Suffolk Police and Fire & Rescue, and Chesapeake Police and Fire all responded to the scene around 2:30 p.m., but Virginia State Police is handling the investigation.

There were two men in the single-engine Cessna. They walked to the airport from the crash scene and reported the incident, according to City of Suffolk spokeswoman Diana Klink.

The victims told investigators the plane began experiencing engine trouble and they had to crash land in a swampy area about a mile into the woods near the Suffolk/Chesapeake line. One of the men received a minor injury to his hand, but otherwise they escaped unharmed, according to State Police.

The Virginia of Game & Inland Fisheries’ Conservation Police is providing four-wheel drive equipment to help law enforcement reach the plane.

The Federal Aviation Administration and NTSB were both notified.

Story, video and photo:  http://wavy.com






















SUFFOLK -- A plane is down in a swampy area in Suffolk, near the Hampton Roads Executive Airport in Chesapeake.

Capt. Scott Saunders with the Chesapeake Fire Department confirms to 13News Now they have two people with minor injuries. 

The two refused treatment at the scene, a source told 13News Now.

The airplane went down in a private lane after overshooting the runway to the north.

Saunders confirmed that crews have gotten to the plane.

Va. State Police spokeswoman Corinne Geller said the small plane is in a swampy area west of the airport.

"Both the pilot and passenger walked away from the plane and returned to the airport on foot," Geller said in a press release.   "Only the passenger suffered a minor injury to his hand."

The report came in around 2:30 p.m. Fire crews -- as well as State Police -- have been out here since then.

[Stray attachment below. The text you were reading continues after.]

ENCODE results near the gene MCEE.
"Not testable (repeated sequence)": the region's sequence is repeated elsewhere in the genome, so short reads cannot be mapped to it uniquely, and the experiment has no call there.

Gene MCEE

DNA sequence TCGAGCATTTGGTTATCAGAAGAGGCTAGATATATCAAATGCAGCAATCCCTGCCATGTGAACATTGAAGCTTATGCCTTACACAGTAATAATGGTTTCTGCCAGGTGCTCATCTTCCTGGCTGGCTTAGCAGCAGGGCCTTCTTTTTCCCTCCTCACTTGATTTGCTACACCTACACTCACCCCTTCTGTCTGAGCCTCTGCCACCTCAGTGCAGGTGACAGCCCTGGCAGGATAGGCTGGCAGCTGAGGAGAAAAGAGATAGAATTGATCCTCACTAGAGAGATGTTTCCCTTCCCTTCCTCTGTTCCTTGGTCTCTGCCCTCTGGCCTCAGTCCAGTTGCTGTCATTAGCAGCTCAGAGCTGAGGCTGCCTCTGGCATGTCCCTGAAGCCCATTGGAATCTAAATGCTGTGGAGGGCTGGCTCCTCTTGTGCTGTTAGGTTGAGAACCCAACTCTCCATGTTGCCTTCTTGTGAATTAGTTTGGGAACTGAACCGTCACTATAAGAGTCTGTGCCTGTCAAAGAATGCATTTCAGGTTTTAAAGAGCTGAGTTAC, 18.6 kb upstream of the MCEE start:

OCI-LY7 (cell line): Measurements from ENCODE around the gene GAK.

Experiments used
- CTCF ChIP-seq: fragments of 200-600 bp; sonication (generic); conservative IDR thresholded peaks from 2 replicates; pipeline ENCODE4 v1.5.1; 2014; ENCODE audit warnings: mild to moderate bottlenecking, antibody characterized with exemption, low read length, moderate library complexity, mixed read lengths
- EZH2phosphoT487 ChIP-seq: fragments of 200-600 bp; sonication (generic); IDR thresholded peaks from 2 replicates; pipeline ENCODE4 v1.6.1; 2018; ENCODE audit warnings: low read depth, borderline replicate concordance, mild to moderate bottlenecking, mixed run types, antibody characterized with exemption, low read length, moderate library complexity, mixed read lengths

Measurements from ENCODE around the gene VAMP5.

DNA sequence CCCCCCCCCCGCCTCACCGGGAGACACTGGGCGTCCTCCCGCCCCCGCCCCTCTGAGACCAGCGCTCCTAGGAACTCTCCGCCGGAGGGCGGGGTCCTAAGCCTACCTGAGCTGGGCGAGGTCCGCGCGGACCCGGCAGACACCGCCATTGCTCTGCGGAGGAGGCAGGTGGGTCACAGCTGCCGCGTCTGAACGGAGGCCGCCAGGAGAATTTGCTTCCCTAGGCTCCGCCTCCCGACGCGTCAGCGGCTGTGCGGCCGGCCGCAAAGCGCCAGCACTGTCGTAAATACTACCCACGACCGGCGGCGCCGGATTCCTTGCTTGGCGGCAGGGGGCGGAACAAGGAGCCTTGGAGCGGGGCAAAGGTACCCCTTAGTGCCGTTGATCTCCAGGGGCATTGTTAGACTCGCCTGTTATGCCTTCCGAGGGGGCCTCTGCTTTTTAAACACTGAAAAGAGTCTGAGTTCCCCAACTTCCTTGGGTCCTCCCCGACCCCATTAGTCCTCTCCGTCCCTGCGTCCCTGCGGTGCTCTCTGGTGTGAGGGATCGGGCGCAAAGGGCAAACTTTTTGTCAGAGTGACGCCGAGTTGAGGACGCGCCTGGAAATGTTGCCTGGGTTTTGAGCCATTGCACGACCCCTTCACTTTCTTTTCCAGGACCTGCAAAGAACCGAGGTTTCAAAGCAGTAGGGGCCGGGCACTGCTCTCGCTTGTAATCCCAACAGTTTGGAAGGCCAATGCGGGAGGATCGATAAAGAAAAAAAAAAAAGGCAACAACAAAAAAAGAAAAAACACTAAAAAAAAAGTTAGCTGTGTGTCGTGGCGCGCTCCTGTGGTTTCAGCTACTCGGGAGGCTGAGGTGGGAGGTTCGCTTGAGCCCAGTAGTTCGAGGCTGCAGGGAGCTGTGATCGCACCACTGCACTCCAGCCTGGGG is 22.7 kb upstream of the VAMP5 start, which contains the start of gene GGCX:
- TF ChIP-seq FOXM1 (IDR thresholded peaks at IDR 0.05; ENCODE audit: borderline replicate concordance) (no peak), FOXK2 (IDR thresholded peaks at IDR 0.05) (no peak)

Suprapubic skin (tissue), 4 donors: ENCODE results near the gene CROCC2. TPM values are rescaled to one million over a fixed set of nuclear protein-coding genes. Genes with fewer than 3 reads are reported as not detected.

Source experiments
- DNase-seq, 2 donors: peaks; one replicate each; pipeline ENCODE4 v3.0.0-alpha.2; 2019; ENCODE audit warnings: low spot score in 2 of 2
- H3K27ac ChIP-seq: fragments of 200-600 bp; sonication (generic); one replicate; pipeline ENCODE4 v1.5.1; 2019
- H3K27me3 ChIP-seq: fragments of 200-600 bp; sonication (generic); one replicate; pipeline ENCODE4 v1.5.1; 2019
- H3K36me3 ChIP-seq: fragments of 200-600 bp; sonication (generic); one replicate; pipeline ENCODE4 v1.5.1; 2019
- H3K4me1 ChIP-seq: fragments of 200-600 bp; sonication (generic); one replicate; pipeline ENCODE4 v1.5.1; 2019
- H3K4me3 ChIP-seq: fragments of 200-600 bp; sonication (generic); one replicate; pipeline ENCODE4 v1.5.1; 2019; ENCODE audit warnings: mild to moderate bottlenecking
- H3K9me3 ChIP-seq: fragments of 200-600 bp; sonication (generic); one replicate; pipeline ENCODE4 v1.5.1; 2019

Geller added that the Federal Aviation Administration has been notified.

Story and photos:  http://www.13newsnow.com







Suffolk, Va. – Suffolk and Chesapeake fire crews have responded after a plane down in the 5100 block of W. Military Hwy. 

The call came in at 2:23 p.m. on Tuesday. Crews responded to the Hampton Roads Executive Airport at 2:30 p.m., fire officials tell NewsChannel 3.

Police say a single-engine Cessna started to have engine problems so they made a crash landing into a swampy area in Suffolk. The crash site is about one mile southwest of the airport. Both the pilot and the passenger walked away from the plane and to the airport.

The passenger suffered a minor injury to his hand.

State police are now working with the Virginia Department of Game and Inland Fisheries Conservation to provide four-wheel drive equipment so officials are able to get to the plane.

Chesapeake and Suffolk officials are investigating this case.



Source:   http://wtkr.com




A plane crashed near the Hampton Roads Executive Airport Tuesday afternoon, Virginia State Police said.

The accident happened about 2:30 p.m., when the aircraft landed into a nearby swamp, state police spokeswoman Corinne Geller said.

The plane was about three-quarters of a mile away from the airport, said Chesapeake Fire Department spokesman Capt. Scott Saunders.

The pilot of the plane apparently overshot the runway, Suffolk officials said in a news release, but both he and another man in the plane managed to walk away from the crash in Suffolk near its border with Chesapeake.

The two minor injuries and declined to be taken to a hospital, said Chesapeake Fire Department spokesman Capt. Scott Saunders.

Officials from both cities are at the scene, and Virginia State Police, who is investigating the incident, said the FAA has been notified.